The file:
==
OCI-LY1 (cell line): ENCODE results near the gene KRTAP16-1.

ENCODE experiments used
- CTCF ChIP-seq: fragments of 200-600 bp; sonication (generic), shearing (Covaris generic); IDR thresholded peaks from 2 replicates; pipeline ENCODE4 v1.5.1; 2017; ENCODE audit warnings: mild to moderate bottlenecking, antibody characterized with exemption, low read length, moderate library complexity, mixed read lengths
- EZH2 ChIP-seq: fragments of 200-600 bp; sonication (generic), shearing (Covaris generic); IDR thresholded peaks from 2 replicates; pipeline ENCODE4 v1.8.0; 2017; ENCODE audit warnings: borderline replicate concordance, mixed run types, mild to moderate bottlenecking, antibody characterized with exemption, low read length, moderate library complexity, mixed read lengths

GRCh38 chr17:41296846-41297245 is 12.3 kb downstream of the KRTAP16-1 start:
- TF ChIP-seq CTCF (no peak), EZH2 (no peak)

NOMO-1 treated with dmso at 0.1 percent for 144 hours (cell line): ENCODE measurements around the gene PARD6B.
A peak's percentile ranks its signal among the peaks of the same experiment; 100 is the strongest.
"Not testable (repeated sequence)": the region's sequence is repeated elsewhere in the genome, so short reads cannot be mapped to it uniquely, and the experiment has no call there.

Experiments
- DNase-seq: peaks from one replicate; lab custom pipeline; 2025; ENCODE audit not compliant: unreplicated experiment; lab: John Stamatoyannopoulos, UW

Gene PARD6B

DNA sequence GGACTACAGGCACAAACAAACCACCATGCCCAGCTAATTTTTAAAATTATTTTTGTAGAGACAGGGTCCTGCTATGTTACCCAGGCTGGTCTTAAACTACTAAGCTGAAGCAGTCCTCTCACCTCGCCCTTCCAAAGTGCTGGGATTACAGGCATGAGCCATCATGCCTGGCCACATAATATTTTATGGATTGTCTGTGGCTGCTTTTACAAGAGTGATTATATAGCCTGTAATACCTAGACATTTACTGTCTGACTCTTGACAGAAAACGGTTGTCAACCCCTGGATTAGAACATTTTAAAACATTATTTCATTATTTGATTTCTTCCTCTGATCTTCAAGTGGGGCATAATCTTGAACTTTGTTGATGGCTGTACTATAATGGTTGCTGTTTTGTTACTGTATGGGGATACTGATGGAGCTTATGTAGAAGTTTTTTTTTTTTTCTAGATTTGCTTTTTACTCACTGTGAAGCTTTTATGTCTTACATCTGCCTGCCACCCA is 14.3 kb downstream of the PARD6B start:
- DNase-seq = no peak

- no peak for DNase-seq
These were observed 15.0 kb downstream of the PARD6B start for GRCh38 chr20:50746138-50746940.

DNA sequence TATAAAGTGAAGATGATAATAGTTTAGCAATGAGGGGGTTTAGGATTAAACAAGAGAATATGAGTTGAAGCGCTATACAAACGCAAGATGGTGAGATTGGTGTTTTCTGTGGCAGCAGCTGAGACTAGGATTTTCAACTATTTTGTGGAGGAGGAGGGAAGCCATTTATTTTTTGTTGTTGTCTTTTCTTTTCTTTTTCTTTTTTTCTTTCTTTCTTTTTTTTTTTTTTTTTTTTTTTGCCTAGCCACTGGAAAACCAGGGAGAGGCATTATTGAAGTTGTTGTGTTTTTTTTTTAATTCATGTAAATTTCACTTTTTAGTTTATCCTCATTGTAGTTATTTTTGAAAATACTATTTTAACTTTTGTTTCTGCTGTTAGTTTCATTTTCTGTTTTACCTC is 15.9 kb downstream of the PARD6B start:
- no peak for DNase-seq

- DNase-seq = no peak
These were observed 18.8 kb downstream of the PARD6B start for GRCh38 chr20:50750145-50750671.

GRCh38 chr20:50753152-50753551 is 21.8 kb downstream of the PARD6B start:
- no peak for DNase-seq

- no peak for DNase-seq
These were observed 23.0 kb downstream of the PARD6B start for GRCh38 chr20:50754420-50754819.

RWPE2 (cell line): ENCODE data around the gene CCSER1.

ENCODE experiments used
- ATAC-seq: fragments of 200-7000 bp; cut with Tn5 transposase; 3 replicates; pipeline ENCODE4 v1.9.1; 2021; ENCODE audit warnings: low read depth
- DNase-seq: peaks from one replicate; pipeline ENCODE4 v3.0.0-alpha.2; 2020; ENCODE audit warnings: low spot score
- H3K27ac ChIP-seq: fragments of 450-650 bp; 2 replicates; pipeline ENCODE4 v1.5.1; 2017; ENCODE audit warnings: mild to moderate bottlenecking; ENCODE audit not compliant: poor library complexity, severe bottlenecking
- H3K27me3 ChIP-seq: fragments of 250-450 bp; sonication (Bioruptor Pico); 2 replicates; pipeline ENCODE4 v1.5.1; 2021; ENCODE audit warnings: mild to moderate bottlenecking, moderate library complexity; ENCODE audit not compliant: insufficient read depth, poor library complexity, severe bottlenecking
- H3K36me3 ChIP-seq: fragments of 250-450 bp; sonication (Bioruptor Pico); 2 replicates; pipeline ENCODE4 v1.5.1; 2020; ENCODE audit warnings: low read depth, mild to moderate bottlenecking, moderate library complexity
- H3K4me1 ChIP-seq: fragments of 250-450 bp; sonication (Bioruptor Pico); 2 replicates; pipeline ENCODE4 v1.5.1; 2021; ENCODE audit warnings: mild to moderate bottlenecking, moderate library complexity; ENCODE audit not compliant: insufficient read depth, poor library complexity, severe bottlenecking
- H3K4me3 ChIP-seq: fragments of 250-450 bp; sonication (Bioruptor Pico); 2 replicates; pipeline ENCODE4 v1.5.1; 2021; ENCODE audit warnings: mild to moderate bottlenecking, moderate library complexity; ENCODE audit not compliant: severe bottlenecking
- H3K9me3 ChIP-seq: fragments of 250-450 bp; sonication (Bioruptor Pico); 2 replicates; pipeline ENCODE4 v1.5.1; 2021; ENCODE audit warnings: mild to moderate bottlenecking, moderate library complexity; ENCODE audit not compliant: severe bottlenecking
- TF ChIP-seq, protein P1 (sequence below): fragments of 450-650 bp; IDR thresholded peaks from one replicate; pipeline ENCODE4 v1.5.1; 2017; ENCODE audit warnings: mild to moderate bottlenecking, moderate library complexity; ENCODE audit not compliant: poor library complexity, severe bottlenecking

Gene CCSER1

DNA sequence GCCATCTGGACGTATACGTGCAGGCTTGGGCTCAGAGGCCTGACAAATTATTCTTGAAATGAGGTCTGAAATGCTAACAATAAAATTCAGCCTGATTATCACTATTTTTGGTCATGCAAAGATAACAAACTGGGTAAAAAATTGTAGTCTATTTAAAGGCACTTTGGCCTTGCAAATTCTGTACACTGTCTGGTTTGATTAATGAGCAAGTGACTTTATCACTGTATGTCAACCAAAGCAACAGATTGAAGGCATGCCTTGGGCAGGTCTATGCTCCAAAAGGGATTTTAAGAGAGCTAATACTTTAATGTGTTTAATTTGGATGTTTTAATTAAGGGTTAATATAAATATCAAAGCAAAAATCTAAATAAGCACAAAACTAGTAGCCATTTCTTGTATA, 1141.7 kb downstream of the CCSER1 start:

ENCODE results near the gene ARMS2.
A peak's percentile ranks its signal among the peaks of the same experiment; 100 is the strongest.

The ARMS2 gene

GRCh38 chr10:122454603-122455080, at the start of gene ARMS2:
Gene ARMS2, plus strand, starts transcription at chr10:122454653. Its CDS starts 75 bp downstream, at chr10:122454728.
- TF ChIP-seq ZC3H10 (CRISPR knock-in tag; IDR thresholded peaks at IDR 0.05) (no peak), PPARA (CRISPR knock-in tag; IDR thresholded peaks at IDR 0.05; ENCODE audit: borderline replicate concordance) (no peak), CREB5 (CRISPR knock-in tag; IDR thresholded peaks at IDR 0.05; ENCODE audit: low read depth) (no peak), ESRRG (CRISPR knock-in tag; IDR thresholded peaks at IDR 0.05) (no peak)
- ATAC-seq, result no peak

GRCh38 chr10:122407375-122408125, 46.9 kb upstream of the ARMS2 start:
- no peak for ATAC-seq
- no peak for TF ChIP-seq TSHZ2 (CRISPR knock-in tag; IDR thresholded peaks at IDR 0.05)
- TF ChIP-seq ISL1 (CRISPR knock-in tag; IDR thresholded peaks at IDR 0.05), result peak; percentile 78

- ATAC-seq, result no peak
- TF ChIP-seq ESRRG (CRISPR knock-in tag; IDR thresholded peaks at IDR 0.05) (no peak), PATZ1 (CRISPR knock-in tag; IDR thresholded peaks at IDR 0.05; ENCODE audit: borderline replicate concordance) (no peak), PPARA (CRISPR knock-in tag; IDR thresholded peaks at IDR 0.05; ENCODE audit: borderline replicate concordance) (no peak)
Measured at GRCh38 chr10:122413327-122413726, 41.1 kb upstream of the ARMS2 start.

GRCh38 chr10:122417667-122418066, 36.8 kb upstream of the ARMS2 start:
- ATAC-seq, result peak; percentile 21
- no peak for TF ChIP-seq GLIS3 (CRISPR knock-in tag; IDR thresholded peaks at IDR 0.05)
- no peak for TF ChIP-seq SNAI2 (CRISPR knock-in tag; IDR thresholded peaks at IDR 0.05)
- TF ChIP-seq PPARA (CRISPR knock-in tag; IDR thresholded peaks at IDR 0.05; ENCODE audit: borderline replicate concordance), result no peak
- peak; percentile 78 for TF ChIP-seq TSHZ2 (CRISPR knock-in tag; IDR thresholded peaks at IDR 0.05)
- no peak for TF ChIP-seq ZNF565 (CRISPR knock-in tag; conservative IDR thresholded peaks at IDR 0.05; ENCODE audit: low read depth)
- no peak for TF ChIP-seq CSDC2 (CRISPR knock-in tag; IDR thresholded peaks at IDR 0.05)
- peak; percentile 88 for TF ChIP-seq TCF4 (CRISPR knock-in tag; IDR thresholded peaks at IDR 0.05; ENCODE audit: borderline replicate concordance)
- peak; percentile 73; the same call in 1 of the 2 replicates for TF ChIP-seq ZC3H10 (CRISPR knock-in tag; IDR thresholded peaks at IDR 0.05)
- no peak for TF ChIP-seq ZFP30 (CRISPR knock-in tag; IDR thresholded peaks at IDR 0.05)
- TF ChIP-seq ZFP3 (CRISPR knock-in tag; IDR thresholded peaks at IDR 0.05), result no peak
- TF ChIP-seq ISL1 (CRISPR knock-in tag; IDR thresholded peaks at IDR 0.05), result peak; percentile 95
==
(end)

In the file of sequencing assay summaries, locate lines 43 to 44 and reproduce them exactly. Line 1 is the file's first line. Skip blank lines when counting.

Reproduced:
- TF ChIP-seq ZC3H10 (CRISPR knock-in tag; IDR thresholded peaks at IDR 0.05) (no peak), PPARA (CRISPR knock-in tag; IDR thresholded peaks at IDR 0.05; ENCODE audit: borderline replicate concordance) (no peak), CREB5 (CRISPR knock-in tag; IDR thresholded peaks at IDR 0.05; ENCODE audit: low read depth) (no peak), ESRRG (CRISPR knock-in tag; IDR thresholded peaks at IDR 0.05) (no peak)
- ATAC-seq, result no peak